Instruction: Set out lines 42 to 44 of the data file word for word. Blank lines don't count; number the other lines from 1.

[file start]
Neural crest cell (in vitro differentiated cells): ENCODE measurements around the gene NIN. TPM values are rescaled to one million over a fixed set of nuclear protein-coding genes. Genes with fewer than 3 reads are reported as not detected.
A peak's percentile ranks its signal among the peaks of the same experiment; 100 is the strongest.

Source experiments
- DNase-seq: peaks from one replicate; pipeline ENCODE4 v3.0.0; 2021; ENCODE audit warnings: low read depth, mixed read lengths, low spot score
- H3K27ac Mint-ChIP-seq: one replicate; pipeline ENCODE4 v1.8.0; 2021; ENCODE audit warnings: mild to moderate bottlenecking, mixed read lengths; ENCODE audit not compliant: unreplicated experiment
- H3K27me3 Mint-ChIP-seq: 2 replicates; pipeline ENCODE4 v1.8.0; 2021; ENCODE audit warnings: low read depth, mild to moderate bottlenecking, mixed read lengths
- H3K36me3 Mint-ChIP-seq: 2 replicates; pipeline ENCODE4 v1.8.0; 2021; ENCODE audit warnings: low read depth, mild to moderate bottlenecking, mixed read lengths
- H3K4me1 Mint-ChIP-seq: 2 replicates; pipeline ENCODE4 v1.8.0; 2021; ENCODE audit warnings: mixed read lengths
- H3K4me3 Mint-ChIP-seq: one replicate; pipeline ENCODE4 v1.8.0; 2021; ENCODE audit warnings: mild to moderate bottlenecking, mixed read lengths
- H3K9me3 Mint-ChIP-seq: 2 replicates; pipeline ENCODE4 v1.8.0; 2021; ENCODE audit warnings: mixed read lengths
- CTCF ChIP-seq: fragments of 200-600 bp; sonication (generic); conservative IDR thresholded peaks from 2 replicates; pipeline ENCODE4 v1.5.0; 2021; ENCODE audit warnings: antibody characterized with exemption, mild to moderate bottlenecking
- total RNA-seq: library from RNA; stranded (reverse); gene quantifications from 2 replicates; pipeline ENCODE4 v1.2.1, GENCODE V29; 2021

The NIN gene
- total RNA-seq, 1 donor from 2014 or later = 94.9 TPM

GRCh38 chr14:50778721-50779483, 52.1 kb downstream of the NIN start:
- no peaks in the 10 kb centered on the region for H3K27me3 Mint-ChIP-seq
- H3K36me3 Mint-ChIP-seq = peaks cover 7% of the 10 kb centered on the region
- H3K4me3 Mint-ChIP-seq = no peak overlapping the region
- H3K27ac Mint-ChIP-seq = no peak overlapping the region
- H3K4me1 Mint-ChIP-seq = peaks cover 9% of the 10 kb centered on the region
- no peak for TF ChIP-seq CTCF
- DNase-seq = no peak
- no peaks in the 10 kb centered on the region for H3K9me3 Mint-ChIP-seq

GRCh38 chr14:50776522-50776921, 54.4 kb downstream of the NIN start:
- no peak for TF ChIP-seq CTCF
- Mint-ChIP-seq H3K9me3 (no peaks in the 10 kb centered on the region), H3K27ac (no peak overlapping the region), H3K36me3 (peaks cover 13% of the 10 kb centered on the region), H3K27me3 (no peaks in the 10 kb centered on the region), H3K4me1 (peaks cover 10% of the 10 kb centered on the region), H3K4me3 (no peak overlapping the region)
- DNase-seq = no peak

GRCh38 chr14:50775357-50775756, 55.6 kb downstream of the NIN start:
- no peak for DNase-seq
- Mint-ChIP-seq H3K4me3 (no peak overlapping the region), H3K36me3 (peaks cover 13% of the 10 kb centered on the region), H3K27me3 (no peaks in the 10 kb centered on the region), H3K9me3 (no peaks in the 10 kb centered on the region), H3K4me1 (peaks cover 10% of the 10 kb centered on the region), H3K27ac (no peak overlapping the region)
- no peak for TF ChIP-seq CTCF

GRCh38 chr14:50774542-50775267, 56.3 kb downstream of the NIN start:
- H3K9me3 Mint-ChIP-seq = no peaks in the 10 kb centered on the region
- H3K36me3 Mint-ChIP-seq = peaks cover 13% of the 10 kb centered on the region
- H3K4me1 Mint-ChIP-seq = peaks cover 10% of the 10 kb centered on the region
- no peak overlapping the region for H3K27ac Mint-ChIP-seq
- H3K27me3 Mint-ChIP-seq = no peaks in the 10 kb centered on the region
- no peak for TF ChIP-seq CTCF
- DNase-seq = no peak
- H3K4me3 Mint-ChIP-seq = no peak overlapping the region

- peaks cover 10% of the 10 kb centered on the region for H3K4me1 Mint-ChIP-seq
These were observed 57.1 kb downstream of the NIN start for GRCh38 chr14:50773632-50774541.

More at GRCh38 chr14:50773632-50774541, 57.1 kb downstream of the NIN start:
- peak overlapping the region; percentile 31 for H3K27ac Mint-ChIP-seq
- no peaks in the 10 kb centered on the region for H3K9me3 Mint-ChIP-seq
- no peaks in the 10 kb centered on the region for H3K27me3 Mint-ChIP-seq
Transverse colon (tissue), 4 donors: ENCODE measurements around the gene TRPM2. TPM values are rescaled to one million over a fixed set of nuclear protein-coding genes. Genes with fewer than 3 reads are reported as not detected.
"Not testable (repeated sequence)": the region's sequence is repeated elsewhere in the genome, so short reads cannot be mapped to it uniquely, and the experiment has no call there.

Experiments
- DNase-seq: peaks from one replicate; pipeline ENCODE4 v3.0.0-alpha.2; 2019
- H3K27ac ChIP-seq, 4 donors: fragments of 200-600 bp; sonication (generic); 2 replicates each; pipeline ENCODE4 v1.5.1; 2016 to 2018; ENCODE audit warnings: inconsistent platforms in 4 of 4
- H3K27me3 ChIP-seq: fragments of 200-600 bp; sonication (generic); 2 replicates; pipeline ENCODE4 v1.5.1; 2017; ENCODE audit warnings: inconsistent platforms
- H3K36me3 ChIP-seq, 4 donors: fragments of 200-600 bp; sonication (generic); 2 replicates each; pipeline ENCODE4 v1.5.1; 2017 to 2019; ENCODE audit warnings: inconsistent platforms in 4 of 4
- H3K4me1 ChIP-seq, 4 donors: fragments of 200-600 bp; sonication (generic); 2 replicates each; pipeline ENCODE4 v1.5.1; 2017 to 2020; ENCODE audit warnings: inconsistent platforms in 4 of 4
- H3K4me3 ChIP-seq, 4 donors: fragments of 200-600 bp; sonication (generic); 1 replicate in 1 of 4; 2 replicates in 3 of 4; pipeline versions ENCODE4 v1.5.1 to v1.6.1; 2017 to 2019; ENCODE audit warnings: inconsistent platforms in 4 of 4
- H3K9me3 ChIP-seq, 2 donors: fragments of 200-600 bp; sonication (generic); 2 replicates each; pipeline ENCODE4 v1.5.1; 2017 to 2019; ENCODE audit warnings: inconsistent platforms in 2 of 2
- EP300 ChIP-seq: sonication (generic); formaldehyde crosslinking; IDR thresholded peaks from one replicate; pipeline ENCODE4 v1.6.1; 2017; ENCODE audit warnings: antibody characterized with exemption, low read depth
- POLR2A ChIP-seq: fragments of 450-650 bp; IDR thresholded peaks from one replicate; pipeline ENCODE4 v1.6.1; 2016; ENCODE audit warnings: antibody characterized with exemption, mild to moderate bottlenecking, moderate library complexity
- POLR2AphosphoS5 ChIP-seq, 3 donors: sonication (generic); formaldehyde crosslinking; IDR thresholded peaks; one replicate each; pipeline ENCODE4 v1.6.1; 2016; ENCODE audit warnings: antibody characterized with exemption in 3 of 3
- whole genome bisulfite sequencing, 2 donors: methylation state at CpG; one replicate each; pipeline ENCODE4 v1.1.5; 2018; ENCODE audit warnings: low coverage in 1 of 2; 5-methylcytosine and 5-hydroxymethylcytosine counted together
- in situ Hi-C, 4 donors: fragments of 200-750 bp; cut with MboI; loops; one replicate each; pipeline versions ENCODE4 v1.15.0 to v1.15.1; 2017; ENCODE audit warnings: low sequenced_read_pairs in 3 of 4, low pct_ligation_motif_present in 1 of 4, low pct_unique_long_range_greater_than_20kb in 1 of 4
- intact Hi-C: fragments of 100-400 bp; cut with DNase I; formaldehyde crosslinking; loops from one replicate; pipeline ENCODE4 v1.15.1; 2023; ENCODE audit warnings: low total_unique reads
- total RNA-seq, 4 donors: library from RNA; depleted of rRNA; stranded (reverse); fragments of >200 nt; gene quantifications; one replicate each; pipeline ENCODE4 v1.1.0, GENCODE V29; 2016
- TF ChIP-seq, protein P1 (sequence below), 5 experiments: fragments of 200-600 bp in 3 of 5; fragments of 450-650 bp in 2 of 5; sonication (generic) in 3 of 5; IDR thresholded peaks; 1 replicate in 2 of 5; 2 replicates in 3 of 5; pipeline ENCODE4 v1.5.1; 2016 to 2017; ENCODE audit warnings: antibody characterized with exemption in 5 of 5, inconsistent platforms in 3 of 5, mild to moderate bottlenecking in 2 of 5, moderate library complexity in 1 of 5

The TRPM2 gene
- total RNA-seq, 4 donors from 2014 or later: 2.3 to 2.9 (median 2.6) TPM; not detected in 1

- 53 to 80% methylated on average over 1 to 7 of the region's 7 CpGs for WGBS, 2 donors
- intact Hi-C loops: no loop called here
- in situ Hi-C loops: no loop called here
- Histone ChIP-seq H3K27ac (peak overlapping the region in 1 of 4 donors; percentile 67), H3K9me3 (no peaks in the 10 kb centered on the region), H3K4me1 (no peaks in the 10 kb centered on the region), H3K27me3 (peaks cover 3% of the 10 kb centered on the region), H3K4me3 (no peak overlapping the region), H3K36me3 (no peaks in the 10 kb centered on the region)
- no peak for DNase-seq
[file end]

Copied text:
These were observed 57.1 kb downstream of the NIN start for GRCh38 chr14:50773632-50774541.

More at GRCh38 chr14:50773632-50774541, 57.1 kb downstream of the NIN start:
- peak overlapping the region; percentile 31 for H3K27ac Mint-ChIP-seq